Mali/Sanctions: what is at stake is much too important [fr]
Mali / Sanctions: Vote explanation - Security Council - Intervention of Mr. François Delattre, Permanent Representative of France to the United Nations - 5 september 2017
"We are aware that sanctions alone cannot resolve the situation. We see them as an additional tool to promote the implementation of the Peace Agreement." François Delattre
France welcomes the unanimous adoption of resolution 2374 (2017), which establishes a specific sanctions regime on Mali.
The adoption of resolution 2374 (2017) is the result of a request by the Malian Government to the Security Council to establish a sanctions regime, without delay, in
order to meet the numerous challenges in implementing the Agreement on Peace and Reconciliation in Mali, and in overcoming serious threats to the fragile gains made thus far.
The idea to impose sanctions on those hindering the implementation of the peace agreement is not a new one. It is clearly stipulated in the text of the Agreement and therefore formally endorsed by all signatories. It has been mentioned on several occasions. by the Agreement Monitoring Committee in response to the deadlock. The Secretary-General has often called for such sanctions in his quarterly reports on the situation in Mali, and the Security Council has supported the idea in its most recent resolutions on Mali.
The Malian Government believes — and we share that belief — that it is time to take further steps on the issue by implementing a specific sanctions regime on Mali. The peace process is now at a critical juncture, more than two years after the Agreement was signed. Although progress has been satisfactory, political will has been lacking, to some extent, and certain activities pose a serious threat to the gains already made. The
sanctions regime will complement in a useful way the range of tools that we have available to us collectively to help Mali with its recovery. It also sends a very strong and dissuasive political message capable of changing the behaviour of actors on the ground. It will provide credibility to the Council in its support of the effective implementation of the Agreement on Peace and Reconciliation in Mali, in favour of which we have been arguing for a number of months without, to date, being able to achieve the desired results. It is also a means of accompanying the work of the United Nations Multidimensional Integrated Stabilization Mission in Mali (MINUSMA) on the political aspect.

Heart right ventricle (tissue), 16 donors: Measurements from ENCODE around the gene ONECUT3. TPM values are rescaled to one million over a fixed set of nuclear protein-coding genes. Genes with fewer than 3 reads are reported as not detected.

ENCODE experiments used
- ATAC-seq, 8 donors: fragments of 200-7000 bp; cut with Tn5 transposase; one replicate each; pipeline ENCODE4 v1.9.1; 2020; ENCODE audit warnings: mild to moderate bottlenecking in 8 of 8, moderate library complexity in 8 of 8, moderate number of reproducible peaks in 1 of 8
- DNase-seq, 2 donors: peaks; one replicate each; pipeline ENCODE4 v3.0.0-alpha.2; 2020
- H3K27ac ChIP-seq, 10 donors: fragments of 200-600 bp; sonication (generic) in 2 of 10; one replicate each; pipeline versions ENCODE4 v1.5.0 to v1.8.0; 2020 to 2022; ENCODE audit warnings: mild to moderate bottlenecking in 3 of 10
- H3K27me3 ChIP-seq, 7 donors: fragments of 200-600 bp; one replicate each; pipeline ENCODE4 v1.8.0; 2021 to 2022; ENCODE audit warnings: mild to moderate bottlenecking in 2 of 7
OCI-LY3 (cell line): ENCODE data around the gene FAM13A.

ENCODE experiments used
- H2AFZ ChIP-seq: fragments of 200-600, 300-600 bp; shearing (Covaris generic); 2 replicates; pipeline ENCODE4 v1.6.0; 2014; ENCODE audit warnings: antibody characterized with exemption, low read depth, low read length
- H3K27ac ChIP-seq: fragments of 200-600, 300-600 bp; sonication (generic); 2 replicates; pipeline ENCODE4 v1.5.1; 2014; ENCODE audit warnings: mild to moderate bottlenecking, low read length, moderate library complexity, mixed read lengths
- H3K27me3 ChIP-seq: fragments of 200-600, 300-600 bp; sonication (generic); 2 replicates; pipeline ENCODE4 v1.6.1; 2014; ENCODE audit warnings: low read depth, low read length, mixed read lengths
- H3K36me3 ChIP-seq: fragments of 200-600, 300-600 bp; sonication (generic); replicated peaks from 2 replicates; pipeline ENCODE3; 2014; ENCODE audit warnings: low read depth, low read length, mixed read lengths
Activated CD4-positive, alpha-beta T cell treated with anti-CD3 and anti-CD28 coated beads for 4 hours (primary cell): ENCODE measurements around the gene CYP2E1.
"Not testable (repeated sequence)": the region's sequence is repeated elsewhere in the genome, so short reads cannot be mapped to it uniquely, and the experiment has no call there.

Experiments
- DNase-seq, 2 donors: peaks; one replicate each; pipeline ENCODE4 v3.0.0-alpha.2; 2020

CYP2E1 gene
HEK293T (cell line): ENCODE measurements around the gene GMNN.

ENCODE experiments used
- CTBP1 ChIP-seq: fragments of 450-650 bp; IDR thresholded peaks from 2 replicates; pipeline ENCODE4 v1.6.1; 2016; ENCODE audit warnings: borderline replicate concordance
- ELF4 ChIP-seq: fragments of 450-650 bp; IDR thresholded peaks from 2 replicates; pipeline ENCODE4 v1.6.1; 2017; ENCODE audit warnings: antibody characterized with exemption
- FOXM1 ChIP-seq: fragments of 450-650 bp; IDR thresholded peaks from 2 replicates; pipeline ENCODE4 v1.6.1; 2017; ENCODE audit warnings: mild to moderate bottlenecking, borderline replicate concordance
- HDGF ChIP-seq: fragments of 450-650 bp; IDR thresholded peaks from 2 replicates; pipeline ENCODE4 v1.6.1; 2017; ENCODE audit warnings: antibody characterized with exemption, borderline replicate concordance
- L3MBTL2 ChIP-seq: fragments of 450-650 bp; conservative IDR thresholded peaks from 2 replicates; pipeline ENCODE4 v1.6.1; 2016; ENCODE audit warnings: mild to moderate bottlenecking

Resolution 2374 (2017), which we have just adopted, puts in place a sanctions regime that takes the form of a travel ban and assets freeze, under criteria that were designated in keeping with the guidelines set out by the Peace Agreement with respect to violations of the ceasefire and obstruction of the implementation of the Agreement. We have added to that attacks on various institutions that were established by the Agreement, the Malian armed forces, United Nations staff and other forms of international presence, as well as other criteria connected with all forms of trafficking, violations of human rights, obstruction of the dispatch of humanitarian assistance, and the use of children in armed conflict.
In order to move forward in a gradual and appropriate manner, France has chosen to suggest to its partners in the Council that we take the first step of creating a regime without attaching, at this stage, a list of persons or entities that would be subject to sanctions. That possibility, however, is still fully open if it turns out to be necessary in the future to further bolster the pressure on certain actors that do not adhere to their
We are aware that sanctions alone cannot resolve the situation. We see them as an additional tool to promote the implementation of the Peace Agreement, along with the necessary mobilization of the international community, regional actors and MINUSMA. Today, it is vital that we make as much progress as possible. Time is not on our side, and the implementation of the Malian Peace Agreement is one of the keys to the stabilization of the situation in the Sahel, to which the Council is committed.
The establishment of this new sanctions regime today places the actors involved in bringing about peace in Mali before their commitments and sends a strong political message with respect to the determination of the Council to use every means available to it to help Mali achieve peace and stability, and to encourage significant progress in the implementation of the Agreement in the weeks to come. Anyone who impedes this process must realize that the Council will no longer tolerate their action. What is at stake is much too important, and we know the impact of the situation in Mali for the stability of the entire Sahel region, and the relevant consequences with regard to the security of the rest of the world.